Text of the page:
We humans are social creatures who crave connection and support. Of course, being human, we are also very prone to missteps, faux pas, and mistakes. Loyalty is the special sauce that fosters the connection we need and keeps people coming back even after we mess up.
Loyalty in the modern age
Merriam-Webster defines loyalty as strong support or allegiance, but in this case, the Urban Dictionary paints a much better picture of what loyalty looks like in our day to day lives. A loyal person is “one who doesn’t: cheat, lie, …go behind your back, or pick someone else before you.”
Loyalty is tethered to trust of the most personal kind. We are loyal to people we trust to do right by us. When someone we trust does something we consider out of character, or perhaps plain wrong, we have two immediate choices: we can decide our trust was misplaced and revoke it, or we can give that person the benefit of the doubt, and assume the intention was good even if the outcome was less than stellar. The second choice is the voice of loyalty.
Loyal to a Fault?
Loyalty gets a bad rap sometimes, especially these days when we read of powerful people demanding loyalty from others even when it isn’t deserved. But true loyalty can’t be demanded. You can’t guilt someone into being loyal. You can’t even buy real loyalty, all evidence to the contrary.
That’s because loyalty isn’t transactional; it’s relational. Loyalty isn’t owed it’s earned.
Here’s an example from the classical music world: Let’s say, as a young flutist you had one particular teacher who continually encouraged you and supported your ambitions. Perhaps she went out of her way to find opportunities for you to audition and perform. You knew she was on your side and doing everything in her power to help you be successful.
One time, however, she recommended someone other than you for an opportunity you really wanted. You were deeply disappointed, but because of your long-standing relationship, you understood that she was likely looking out for your best interests. Over time, this proved to be the case.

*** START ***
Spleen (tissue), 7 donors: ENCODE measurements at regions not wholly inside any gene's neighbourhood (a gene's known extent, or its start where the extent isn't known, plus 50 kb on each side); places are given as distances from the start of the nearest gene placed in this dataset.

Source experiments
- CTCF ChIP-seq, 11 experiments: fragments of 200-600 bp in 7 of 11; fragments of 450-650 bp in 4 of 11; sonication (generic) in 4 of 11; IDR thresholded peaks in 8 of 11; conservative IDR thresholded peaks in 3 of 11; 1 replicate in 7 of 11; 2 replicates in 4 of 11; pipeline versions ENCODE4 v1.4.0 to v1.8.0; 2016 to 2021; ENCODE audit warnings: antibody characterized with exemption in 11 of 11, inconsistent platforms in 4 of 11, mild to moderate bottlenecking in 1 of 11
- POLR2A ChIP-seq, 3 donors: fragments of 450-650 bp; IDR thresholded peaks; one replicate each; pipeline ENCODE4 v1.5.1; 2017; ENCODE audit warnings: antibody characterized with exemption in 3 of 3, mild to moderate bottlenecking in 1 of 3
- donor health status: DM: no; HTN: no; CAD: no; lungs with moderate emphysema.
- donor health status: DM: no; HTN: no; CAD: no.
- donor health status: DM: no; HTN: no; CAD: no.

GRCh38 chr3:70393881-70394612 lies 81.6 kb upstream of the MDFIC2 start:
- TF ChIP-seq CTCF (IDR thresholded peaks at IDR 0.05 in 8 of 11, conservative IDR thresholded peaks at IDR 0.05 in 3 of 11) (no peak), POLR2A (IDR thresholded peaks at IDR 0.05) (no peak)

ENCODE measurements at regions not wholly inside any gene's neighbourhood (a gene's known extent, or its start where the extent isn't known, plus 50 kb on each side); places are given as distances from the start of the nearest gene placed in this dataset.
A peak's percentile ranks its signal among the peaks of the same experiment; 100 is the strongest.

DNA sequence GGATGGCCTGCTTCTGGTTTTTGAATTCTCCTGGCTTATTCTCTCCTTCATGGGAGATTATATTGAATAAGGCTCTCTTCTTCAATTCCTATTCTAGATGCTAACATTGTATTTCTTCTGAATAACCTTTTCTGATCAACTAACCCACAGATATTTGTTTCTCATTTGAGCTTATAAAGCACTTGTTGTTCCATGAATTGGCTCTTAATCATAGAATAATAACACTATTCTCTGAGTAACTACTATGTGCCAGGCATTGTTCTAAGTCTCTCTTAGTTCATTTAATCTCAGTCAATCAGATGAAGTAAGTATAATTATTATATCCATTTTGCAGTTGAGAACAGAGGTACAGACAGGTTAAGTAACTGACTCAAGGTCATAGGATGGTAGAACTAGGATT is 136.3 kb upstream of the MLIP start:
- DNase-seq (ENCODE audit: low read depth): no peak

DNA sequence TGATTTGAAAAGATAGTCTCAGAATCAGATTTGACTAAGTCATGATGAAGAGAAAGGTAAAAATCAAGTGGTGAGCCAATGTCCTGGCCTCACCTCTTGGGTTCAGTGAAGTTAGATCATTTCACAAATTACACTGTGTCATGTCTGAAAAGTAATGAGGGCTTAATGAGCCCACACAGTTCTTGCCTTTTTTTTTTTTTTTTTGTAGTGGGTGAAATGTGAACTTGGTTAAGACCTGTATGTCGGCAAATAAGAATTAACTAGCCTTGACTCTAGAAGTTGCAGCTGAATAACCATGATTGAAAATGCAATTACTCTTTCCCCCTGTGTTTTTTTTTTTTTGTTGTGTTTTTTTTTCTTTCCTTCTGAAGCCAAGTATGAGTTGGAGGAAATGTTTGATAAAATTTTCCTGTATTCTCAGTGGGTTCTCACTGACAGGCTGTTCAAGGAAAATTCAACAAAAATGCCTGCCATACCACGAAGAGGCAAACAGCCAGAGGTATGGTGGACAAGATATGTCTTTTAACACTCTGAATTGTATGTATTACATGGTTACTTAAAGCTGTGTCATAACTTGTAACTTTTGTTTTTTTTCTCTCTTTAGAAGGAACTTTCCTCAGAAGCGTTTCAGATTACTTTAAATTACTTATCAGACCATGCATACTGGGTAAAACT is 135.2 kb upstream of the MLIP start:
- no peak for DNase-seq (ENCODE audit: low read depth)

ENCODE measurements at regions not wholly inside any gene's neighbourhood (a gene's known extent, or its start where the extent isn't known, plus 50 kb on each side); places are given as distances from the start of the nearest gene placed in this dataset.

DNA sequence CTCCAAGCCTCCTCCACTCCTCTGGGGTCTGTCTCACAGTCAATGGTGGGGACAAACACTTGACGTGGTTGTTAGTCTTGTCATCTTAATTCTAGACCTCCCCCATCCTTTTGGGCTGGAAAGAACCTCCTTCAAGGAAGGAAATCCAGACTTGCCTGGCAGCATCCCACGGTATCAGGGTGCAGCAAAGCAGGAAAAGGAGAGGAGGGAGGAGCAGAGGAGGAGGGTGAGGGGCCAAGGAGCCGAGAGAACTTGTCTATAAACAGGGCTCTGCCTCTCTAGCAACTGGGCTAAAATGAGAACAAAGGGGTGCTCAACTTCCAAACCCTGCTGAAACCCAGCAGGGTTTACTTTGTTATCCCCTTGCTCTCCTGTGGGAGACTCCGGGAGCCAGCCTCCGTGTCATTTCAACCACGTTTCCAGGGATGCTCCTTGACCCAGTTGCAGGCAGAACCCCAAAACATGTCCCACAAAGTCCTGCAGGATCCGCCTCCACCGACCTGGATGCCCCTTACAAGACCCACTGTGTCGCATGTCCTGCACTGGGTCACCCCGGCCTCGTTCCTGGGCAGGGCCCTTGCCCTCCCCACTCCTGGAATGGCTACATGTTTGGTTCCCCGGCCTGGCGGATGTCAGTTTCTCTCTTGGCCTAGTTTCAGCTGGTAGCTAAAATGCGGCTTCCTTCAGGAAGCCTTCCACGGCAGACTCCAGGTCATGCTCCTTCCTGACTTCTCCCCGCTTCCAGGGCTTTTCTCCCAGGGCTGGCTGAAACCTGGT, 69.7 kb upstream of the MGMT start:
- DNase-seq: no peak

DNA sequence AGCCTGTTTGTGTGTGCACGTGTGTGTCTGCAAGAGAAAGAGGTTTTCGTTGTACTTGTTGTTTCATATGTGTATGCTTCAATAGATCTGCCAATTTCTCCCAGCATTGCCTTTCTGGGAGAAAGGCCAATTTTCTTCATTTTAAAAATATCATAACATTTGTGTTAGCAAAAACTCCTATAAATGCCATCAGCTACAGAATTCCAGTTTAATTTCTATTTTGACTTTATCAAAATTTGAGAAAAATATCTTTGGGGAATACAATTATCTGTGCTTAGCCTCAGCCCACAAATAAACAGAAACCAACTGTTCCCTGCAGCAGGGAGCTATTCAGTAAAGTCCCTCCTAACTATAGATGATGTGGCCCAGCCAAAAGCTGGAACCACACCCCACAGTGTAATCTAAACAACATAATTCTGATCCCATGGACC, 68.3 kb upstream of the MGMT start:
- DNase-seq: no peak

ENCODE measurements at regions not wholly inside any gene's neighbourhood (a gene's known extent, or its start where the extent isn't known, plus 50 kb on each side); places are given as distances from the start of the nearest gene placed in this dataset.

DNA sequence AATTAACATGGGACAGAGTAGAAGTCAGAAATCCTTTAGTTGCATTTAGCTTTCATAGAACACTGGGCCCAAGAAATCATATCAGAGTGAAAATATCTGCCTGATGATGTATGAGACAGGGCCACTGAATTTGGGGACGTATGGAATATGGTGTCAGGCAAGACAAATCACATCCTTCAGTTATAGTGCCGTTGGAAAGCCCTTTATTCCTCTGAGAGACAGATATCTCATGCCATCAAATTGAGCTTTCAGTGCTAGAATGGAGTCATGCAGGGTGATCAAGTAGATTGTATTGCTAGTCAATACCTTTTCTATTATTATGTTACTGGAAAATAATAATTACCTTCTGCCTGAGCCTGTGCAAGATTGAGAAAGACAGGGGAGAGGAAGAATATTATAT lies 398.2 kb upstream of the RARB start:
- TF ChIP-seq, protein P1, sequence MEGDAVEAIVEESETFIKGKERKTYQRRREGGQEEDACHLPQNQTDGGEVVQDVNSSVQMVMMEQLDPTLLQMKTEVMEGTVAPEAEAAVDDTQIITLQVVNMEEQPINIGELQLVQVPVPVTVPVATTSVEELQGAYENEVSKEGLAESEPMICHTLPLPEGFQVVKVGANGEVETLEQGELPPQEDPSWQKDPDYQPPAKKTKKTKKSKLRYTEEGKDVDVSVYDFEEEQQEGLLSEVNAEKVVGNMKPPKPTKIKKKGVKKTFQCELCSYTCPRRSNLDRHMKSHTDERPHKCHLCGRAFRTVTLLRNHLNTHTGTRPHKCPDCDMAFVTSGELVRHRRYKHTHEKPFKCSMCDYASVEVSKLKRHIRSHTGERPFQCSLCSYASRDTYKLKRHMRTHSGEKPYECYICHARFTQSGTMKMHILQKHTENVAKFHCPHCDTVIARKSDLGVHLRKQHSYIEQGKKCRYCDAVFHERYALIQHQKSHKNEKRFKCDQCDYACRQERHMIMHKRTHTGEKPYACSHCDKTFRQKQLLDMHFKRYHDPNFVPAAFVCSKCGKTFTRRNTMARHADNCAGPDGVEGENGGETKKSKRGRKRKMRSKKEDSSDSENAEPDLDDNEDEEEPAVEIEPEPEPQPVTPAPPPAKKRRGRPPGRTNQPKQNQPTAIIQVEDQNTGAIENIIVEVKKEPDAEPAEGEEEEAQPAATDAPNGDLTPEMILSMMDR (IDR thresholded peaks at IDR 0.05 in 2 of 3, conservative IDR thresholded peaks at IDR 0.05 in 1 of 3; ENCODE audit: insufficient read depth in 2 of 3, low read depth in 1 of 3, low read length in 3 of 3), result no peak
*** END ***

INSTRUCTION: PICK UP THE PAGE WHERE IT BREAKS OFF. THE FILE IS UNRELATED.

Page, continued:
At some point, that same opportunity arrived again (opportunity DOES knock twice). Someone else handed it to you, and it was the turning point for your career.
Now, years later, as a successful professional flutist, you have the opportunity to publically recognize one person who had a profound effect on your success.
Who do you recognize? The person that said “Yes,” that one time, or the teacher who said, “No,” but grew you in so many other ways?
If life and loyalty is a series of transactions, then you’d recognize the person that gave you that one shot. However, loyalty is about relationships and being faithful to the people that made it possible for you to take that shot when the time was right.
You Have to Give it to Get it
So, how do you inspire loyalty in others? How do you make sure audiences and venues keep coming back?
You inspire loyalty in others by being loyal yourself. Make people feel valued, make them feel like they matter – because they DO. You must cherish your audience.
Put a little of yourself in every email, every phone call, every bit of stage banter, and make sure you are communicating that you value the other person’s contribution, whether that’s attention, regard, applause, opportunity, or advice.
Be on time. Every time.
This may seem out of place in a conversation about loyalty, but few things go as far to show respect and value in the world of professional music as punctuality.
Remember the adage, “If you are early, you’re on time. If you’re on time, you’re late. If you’re late, you’re fired.”
Being late (or even making someone fear you are going to be late) tells the people you are performing for, or with, that your time is more valuable than theirs is. It shows that you do not actually value them or their priorities as much as you do your own. That does not inspire loyalty.
Go out of your way to help people.
Look for opportunities to support the success of others. In so much as you can, without overextending yourself, try to say “Yes.” And though loyalty is not a quid pro quo, if you say “Yes,” from a place of generosity and goodwill, you will find you will be the first phone call when the exciting opportunity you want to say “Yes” to appears.
This is part of our series on the characteristics of attractive people. If you would like to hear the live discussion about this characteristic, head on over to ClassicJabber.com now.
If you are ready to learn more about how to build a profitable, fulfilling career as a performing classical musician, check out Concert University, and the free webinar that outlines 5 strategies for success.